Philemon 1:3

Sunday, 8 July 2018

Grace to you and peace from God our Father and the Lord Jesus Christ. Philemon 1:3

After identifying himself, and Timothy who was accompanying him, Paul then identified who he was writing to, and then extended other specific and general greetings. Now, he gives a greeting which is very similar to that found in many of his epistles, “Grace to you and peace.” The words are in the second person, plural. Thus, they are to all who are being addressed, not just Philemon.

Grace is unmerited favor which cannot be earned. This is the common greeting among the Greek people. Peace, however, is the common greeting among the Hebrew people. In their language, the word is shalom. This is more than a greeting for calm or quiet, but is a state of wholeness and completion in all ways. Paul unites the two terms just as the church is being united between Jew and Gentile during his time. This grace precedes the peace because only after receiving the grace of God can a person experience the peace of God.

Paul extends this wonderful blessing to them “from God our Father and the Lord Jesus Christ.” It is a greeting from the eternal God – both the unseen Father and His Son who reveals the Father to us. Rather than being an argument against the divinity of Jesus Christ, it is an argument for it. He is tying the two in as one – Jesus being a member of the Godhead. He is not making some type of great division, but a harmonious blending of the two.

Throughout Paul’s letters, as with the entire Bible, the deity of Jesus Christ is a concept and a precept which simply can’t be missed. It is the very heart of what God has done for the reconciliation of the people of the world.

Life application: Outside of God’s creation, which reveals Him in a general way, we cannot comprehend Him except through His special revelation. One way we receive special revelation is through the mouths of His prophets. But these prophets all testified to the same thing – the coming of Messiah, Jesus Christ (see John 5:39). The most magnificent special revelation of God that we have received is the incarnation of Jesus. But for us, even this isn’t sight, it is found in the testimony of those who have recorded what they knew into the New Testament. So, in order to understand God, one must know Jesus Christ, and one cannot understand Jesus Christ unless he knows the Bible. Know your Bible!

Heavenly Father, how grateful we are that we can fellowship with You personally. We have Your word and so we know who You are. We can have personal talks with you as we pray in solitude, or even in a mall bustling with activity around us. We can feel Your presence in church as we fellowship with others, praising You and giving thanks for Your wonderful care of us. Thank You for allowing us to fellowship with You, O God. Amen.

Philemon 1:2

…to the beloved Apphia, Archippus our fellow soldier, and to the church in your house: Philemon 1:2

In verse 1, Paul first addressed the letter to Philemon. He now continues with three more addressees. The first is Apphia. It is her only mention in Scripture, and the root of her name denotes “endearment.” Paul calls her “the beloved.” However, the Greek word in some manuscripts says, “our sister.” Either way, it is supposed that she is Philemon’s wife, being noted first after Philemon. If not his wife, it is likely she was some close relation to him.

Next, Paul mentions “Archippus.” He is seen here and in Colossians 4:17 where Paul gives him a note of exhortation concerning the ministry he had received in the Lord. Here, he is called “our fellow soldier.” The term “fellow soldier” is used of Epaphroditus in Philippians 2:25, and Timothy is said to be a “good soldier of Jesus Christ” in 2 Timothy 2:3. These terms place these men under Christ, the Captain of our salvation, as warriors in His cause. Obviously, it refers to a spiritual battle when this metaphor is used. Various commentaries claim he was probably a son of Philemon, but there is nothing to substantiate that other than that he is noted by name, and before Paul’s final addressee, meaning “the church in your house.”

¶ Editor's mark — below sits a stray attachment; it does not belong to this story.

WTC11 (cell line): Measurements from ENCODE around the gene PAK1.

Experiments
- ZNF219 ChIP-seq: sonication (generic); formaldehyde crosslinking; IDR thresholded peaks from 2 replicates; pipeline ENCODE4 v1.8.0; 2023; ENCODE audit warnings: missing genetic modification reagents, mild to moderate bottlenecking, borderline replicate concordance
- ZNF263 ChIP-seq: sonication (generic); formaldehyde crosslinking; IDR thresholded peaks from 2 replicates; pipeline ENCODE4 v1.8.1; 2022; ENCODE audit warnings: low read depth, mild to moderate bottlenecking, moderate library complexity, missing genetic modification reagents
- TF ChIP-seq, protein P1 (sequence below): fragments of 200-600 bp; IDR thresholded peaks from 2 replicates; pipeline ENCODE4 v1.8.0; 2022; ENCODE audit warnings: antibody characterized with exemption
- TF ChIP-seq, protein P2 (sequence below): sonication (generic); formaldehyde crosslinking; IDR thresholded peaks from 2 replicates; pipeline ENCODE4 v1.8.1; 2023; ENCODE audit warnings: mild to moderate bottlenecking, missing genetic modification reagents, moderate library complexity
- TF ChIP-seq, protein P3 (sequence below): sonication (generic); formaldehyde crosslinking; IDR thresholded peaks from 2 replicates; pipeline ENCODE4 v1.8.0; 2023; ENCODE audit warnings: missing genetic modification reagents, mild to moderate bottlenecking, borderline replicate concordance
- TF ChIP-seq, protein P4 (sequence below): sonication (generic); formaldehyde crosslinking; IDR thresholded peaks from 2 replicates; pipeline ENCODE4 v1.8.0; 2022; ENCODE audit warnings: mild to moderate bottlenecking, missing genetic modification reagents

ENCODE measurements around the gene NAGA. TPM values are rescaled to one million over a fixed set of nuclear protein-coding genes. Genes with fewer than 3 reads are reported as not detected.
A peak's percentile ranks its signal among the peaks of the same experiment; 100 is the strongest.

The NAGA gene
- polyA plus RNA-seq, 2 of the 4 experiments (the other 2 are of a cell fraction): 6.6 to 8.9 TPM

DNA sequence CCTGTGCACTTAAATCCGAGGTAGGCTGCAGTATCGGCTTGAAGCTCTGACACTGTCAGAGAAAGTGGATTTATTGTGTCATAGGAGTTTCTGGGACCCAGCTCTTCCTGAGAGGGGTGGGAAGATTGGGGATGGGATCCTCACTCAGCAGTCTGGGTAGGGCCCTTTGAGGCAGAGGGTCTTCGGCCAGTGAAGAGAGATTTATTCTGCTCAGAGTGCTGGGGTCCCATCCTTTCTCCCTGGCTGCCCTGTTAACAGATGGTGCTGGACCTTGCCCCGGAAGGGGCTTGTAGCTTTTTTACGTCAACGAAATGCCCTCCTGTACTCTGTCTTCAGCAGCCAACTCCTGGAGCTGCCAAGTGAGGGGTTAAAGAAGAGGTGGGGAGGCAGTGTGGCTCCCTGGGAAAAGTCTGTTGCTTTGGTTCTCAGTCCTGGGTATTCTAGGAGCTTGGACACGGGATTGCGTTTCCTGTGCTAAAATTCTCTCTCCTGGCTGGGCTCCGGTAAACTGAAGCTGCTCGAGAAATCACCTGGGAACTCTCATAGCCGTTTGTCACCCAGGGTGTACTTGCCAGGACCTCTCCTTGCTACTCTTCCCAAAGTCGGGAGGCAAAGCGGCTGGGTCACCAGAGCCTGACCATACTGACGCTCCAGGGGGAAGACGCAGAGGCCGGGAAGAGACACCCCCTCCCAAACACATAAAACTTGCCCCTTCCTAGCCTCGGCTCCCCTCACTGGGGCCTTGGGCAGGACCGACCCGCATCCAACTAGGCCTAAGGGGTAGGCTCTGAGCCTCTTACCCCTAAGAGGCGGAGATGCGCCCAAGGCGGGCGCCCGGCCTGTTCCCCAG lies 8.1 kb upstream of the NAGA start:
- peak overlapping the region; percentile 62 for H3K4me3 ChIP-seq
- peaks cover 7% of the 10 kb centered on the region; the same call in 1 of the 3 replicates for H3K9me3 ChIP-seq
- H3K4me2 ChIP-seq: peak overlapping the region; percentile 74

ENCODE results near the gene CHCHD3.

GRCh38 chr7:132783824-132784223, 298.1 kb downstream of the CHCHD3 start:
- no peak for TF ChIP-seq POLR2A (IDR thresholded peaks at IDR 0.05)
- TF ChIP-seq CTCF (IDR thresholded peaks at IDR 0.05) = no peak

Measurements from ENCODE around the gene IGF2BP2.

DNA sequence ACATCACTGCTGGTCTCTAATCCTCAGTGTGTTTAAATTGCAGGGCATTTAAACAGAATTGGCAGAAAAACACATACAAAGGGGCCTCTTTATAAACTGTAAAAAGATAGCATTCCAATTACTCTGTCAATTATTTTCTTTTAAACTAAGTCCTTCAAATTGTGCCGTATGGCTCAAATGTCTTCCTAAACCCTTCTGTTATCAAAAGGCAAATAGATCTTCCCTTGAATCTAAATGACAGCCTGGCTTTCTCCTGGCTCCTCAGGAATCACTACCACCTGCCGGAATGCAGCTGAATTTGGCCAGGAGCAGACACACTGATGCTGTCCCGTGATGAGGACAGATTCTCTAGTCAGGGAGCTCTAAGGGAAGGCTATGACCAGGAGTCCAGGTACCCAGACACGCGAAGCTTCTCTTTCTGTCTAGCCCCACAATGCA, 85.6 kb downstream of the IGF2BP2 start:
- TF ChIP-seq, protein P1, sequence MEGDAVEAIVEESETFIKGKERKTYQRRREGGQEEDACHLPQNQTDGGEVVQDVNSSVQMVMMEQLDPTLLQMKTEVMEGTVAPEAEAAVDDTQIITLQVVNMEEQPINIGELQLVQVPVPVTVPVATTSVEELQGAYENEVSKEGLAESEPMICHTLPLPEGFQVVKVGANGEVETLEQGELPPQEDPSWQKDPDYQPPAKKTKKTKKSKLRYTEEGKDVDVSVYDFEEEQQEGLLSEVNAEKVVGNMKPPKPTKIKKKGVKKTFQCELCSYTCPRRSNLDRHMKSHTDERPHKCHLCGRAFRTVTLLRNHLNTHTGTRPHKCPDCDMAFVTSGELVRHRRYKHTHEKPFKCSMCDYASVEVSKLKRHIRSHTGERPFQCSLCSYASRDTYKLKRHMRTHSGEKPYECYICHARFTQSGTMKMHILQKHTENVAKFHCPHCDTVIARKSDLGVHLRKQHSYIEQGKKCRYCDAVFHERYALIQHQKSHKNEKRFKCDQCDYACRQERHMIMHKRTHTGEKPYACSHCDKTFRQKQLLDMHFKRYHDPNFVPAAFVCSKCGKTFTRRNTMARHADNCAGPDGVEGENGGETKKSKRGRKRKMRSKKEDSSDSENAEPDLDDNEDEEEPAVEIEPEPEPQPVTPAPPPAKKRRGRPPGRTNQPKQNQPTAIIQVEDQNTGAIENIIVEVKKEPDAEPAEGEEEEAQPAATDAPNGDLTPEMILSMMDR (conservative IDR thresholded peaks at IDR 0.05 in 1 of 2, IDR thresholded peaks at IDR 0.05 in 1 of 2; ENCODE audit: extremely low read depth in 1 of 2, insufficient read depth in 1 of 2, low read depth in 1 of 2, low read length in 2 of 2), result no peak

Again, scholars are divided on what the term means. Some state that this term signifies a local gathering of Christians who met in Philemon’s house because it was a suitable place to meet. Others claim that the term is referring to his own family which is comprised of faithful Christians. There is no reason to assume that the term does not include outsiders who came by to form a local church though.

Life application: There are matters which are extremely important to get right concerning doctrine. These must be defended in a very fixed and rigid manner. There are issues which are important, but which do not affect salvation. These can be debated, but shouldn’t be a point of division. And then there are things like Apphia’s relationship to Philemon which have no bearing on doctrine at all. Unless there is a reliable external source which definitively explains who she is and what her relationship to Philemon is, there is no need to argue the matter. A simple comment, showing the uncertainty of the details, is all that is needed.

Lord God, help us to live peaceably with our fellow believers, and indeed with all people, to the extent to which it is possible. It is certainly not possible to live in a peaceable way with people who are violently opposed to our faith in You, but in those times where we can live in a friendly manner with others, help us to do so. May we be the initiators of peace in the world we live in, setting an example for others to hopefully emulate. Amen.

Philemon 1:1

Friday, 6 July 2018

Paul, a prisoner of Christ Jesus, and Timothy our brother,
Philemon our beloved friend and fellow laborer, Philemon 1:1

Welcome to the epistle known as Philemon. It is a single chapter, containing only 25 verses. Thus, it will take less than one month to evaluate it one verse at a time. It is a tender and loving letter in several ways, and it is a marvelous conclusion to the epistles of Paul. The letter will provide insights into ethical issues for and between Christians. It is a letter which has a social component to it, particularly the issue of slavery. And yet, that particular issue is truly taken out of context by many. Using Philemon as an argument either for, or against, slavery is something the epistle was never intended for.